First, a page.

• Other structural deformities

Medications such as steroids and antihistamines [12] are prescribed to calm any inflammation that could have resulted from an allergy or respiratory infection.

Prevention Of Hyposmia

There is no way one can prevent hyposmia. However, one can reduce the triggers. One should aim at minimizing the risk of contracting colds or bacterial infections by taking the following steps:

  • Wash your hands often throughout the day
  • Wash your hands after you touch public areas
  • Whenever possible, try to avoid going near people who have flu.

Also, being familiar with the possible side effects of all the medications that you take can be quite helpful. Some medications come with a leaflet material that includes the possible side effects. Do check this to see if the impaired smell is one of the medicine's side effect.

On A Final Note...

People with hyposmia need to be careful about the safety aspects of their surroundings. Installing and maintaining carbon monoxide and smoke alarms at home can help in protecting the people with this condition. Also, people should be cautious while using potentially toxic household chemicals. Always check the food expiration dates before using them.

View Article References
  1. [1] Hummel, T., Landis, B. N., & Hüttenbrink, K. B. (). Smell and taste disorders.GMS current topics in otorhinolaryngology, head and neck surgery,10, Doc04.
  2. [2] Dodé, C., & Hardelin, J. P. (2009). Kallmann syndrome.European journal of human genetics : EJHG,17(2), 139–146.
  3. [3] Secundo, L., Snitz, K., Weissler, K., Pinchover, L., Shoenfeld, Y., Loewenthal, R., … Sobel, N. (2015). Individual olfactory perception reveals meaningful nonolfactory genetic information.Proceedings of the National Academy of Sciences of the United States of America,112(28), 8750–8755.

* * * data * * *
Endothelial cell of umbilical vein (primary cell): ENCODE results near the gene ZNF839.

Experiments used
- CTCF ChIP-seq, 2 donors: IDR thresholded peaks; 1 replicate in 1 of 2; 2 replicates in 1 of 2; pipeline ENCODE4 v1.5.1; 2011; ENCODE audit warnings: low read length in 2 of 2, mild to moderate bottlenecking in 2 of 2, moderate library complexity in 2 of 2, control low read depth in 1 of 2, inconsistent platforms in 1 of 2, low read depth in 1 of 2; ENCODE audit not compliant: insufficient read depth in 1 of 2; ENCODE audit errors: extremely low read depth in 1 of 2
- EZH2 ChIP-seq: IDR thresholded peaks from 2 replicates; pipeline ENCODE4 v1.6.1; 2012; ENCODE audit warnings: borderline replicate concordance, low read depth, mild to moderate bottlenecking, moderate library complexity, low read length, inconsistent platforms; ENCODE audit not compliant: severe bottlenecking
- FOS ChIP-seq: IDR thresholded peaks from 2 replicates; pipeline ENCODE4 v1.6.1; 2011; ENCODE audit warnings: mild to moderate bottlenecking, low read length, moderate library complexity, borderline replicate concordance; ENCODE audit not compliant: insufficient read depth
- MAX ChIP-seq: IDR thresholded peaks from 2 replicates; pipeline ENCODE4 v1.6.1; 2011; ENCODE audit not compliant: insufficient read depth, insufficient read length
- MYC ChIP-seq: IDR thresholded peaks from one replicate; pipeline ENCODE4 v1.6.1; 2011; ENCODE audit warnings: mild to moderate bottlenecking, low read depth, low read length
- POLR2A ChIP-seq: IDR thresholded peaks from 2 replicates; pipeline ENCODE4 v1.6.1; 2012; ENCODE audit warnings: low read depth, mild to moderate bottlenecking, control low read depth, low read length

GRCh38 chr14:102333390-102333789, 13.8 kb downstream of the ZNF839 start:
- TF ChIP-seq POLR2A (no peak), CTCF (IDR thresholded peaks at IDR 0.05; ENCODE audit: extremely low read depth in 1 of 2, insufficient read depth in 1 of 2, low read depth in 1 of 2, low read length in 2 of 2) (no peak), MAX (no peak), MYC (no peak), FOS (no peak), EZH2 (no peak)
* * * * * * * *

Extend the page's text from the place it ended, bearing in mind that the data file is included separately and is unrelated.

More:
4. [4] Xiao, Q., Chen, S., & Le, W. (2014). Hyposmia: a possible biomarker of Parkinson’s disease.Neuroscience bulletin,30(1), 134-140.
  5. [5] Hüttenbrink, K. B., Hummel, T., Berg, D., Gasser, T., & Hähner, A. (2013). Olfactory dysfunction: common in later life and early warning of neurodegenerative disease.Deutsches Arzteblatt international,110(1-2), 1–e1.
  6. [6] Schiffman S. S. (2018). Influence of medications on taste and smell.World journal of otorhinolaryngology - head and neck surgery,4(1), 84–91.
  7. [7] Solari-Twadell, P. A. (1991). Recreational drugs. Societal and professional issues.The Nursing clinics of North America,26(2), 499-509.
  8. [8] Tsukatani, T., Reiter, E. R., Miwa, T., & Costanzo, R. M. (2005). Comparison of diagnostic findings using different olfactory test methods.The Laryngoscope,115(6), 1114-1117.
  9. [9] Seyed Toutounchi, S. J., Yazdchi, M., Asgari, R., & Seyed Toutounchi, N. (2018). Comparison of Olfactory Function before and After Endoscopic Sinus Surgery.Iranian journal of otorhinolaryngology,30(96), 33–40.
  10. [10] Christensen, I. T., Larsson, E. M., Holm, I. E., Nielsen, O., & Andersen, S. (2017). Olfactory testing in consecutive patients referred with suspected dementia.BMC geriatrics,17(1), 129.
  11. [11] Rudmik, L., & Smith, T. L. (2012). Olfactory improvement after endoscopic sinus surgery.Current opinion in otolaryngology & head and neck surgery,20(1), 29–32.
  12. [12] Catana, I. V., Chirila, M., Negoias, S., Bologa, R., & Cosgarea, M. (2013). Effects of corticosteroids on hyposmia in persistent allergic rhinitis.Clujul medical (1957),86(2), 117–120.
Story first published: Tuesday, June 18, 2019, 16:30 [IST]
Read more about: smell nose odour cold flu
Desktop Bottom Promotion